Minutes outside of Knoxville, you’ll find numerous state parks offering even more adventures. Big Ridge State Park features a wooded mountain lake, trails and a historic mill. Cove Lake State Park offers 717 acres of wetlands and forest.

As you get closer to the Great Smoky Mountains National Park, you’ll find numerous hiking options, including kid-friendly trails, sweeping vistas and waterfalls.

Sleepaway Camp

Just minutes from Knoxville, you can be camping, glamping or RVing in nature’s glory. As the gateway to the Smokies, there are ample places just outside of the city and not yet inside the national park to set up camp.

State parks are an excellent resource for locating campgrounds, and there are several near Knoxville, including Norris Dam, Cove Lake, Hiwassee Ocoee Scenic River and Frozen Head, each offering different amenities, campground options and points of interest.

Play Ball

Knoxville has scores of city and county parks offering amenities like golf courses, disc golf, paved walking trails, playgrounds, picnic shelters with grills and more.

The city operates 20 ballfields available for practice or play, with fields for baseball and softball, soccer and football, as well as batting cages. Baseball/softball programs are available for youth and adults.

And you won’t need to leave your best friend at home. Knoxville has several dog parks that offer off-leash fun.

On the Rocks

Climbers will also find a bevy of opportunities to do their favorite sport. The Ijams Crag offers 33 routes that range from 30 to 60 feet and range from 5.6 to 5.13 in difficulty. With bolted routes for climbers of all abilities, the climbing area has a cliff line with moderate grades, solid rock and reliable access.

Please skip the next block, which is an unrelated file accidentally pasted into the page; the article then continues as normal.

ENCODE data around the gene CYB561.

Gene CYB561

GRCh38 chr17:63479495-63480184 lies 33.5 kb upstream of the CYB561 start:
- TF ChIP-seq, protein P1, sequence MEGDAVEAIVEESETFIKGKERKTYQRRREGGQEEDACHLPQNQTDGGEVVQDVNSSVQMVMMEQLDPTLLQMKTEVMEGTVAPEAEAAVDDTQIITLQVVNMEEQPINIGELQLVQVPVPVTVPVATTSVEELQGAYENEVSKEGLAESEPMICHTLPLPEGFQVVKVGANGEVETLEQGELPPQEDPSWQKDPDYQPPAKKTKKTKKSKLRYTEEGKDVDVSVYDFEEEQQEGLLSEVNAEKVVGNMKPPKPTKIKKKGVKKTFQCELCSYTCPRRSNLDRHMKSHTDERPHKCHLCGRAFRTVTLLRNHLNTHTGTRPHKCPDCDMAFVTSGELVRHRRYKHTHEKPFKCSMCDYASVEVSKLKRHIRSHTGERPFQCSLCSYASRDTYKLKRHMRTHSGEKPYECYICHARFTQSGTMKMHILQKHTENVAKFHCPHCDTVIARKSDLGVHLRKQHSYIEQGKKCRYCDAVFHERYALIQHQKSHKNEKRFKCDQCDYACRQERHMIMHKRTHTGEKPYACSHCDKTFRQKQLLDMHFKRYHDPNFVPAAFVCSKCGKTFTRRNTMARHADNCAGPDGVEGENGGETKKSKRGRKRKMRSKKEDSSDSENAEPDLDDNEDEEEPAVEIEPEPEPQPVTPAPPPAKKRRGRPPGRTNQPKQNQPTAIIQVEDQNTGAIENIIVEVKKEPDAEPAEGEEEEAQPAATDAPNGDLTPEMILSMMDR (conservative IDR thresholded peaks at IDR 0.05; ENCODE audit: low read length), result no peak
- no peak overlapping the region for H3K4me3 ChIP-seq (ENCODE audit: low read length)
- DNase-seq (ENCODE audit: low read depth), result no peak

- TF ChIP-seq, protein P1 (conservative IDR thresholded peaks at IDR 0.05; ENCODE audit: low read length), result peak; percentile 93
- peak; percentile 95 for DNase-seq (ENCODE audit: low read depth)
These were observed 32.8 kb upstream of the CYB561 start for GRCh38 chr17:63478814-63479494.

Meads Quarry in Knoxville, TN
Courtesy of Knoxville Chamber

Like a Duck in Water

Water lovers will find plenty to do as well. Knoxville has lakes, rivers and quarries where outdoorsy types can kayak, stand-up paddle board, float in a tube, white water raft, fish and swim.

“We (Knoxville Adventure Collective) offer equipment, classes and we will shuttle people upriver several miles so they can put in and float down, plus we organize group sunset floats,” says Terry. “Our goal was to get people out into the water and my perception was that once they were in, people didn’t want to get out.”

On a Roll

Knoxville has some of the most diverse biking trails in the southeast, with seven distinct systems and more than 65 miles of trails. The area’s byways offer everything from a relaxing ride with the kids to challenging singletrack and doubletrack trails on a variety of surfaces from paved to packed dirt to wooden walkways. Within the Urban Wilderness, there are three dedicated downhill trails that navigate through the trail system. A 12.5-mile loop takes riders through five destinations.

Zip-A-Dee-Doo-Dah

Knoxville’s Urban Wilderness features a zip lining park, too. At Ijams Nature Center, Navitat Canopy Experience offers six adventure trails ranging in skill level from easy to difficult. Using tree-based courses, each trail has various adventure elements, including zip lines, bridges, tunnels, balancing challenges, rolling barrels and climbing nets to give visitors a range of exciting options.

“You can access the outdoors so easily here — you can go play after work. You can go play before work. You can go on a hike on your lunch hour,” says Evans. “That makes it so popular for residents and visitors, and it’s just incredible to see what it’s become.

This article was sponsored by the Knoxville Chamber. Learn more about the amazing quality of life Knoxville offers at LifeRedfined.com.